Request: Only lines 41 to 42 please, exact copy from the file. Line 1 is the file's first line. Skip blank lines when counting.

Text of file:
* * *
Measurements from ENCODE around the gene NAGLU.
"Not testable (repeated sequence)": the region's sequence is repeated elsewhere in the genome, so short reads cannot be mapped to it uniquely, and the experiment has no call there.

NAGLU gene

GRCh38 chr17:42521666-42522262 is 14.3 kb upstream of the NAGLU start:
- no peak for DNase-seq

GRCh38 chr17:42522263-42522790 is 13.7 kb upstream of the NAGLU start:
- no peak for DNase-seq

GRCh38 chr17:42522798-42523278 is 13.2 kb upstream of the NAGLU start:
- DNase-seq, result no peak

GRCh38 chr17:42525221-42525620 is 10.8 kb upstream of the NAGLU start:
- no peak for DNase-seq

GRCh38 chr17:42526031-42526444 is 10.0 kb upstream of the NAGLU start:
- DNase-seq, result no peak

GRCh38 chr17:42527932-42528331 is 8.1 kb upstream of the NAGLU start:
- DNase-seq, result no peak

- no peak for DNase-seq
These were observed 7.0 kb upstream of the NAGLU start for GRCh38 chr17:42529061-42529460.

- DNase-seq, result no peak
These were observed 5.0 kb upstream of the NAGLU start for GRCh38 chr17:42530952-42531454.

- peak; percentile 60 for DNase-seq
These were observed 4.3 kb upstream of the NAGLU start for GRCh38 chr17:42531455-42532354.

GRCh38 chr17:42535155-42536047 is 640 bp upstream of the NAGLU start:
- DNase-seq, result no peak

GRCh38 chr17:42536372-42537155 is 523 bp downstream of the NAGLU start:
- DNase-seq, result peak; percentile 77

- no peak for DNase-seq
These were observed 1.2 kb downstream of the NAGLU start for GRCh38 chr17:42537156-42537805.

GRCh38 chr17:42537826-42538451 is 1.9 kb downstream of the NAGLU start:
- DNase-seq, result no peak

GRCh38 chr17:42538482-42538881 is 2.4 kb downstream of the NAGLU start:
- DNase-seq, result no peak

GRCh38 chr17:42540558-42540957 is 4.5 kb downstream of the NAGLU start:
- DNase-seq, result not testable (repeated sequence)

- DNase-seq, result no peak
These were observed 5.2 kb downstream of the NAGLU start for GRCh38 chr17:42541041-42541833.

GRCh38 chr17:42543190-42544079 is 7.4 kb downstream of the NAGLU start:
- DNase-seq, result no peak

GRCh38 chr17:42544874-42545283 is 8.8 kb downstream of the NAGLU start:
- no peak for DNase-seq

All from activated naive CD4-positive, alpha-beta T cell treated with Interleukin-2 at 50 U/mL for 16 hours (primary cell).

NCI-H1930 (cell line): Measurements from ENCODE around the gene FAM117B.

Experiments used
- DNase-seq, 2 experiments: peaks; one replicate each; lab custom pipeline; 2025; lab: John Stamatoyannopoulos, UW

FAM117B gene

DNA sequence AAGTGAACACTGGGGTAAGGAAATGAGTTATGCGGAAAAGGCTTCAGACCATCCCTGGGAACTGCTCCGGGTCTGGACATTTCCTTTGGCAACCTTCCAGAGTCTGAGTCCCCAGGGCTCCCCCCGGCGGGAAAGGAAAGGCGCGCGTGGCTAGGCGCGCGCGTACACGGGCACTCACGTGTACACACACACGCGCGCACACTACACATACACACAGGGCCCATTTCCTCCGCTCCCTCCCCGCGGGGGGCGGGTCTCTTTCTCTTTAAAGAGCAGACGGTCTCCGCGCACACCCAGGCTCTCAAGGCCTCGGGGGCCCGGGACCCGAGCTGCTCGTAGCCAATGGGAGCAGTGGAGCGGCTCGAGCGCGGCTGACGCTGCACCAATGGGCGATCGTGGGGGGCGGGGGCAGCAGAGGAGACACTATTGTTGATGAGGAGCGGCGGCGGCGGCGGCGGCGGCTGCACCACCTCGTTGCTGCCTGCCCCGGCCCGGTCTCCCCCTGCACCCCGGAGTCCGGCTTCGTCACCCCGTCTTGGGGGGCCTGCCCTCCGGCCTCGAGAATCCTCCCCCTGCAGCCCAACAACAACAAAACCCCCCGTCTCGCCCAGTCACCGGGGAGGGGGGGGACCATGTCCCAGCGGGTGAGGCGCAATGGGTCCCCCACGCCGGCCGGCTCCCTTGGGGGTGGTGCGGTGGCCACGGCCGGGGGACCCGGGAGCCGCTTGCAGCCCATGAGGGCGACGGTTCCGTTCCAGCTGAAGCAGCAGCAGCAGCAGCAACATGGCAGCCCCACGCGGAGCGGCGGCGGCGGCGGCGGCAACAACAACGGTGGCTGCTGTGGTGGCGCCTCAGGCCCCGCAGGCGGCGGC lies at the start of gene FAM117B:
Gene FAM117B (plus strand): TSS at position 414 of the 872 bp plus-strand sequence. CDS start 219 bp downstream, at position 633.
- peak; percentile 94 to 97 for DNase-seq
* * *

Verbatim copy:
NCI-H1930 (cell line): Measurements from ENCODE around the gene FAM117B.

Experiments used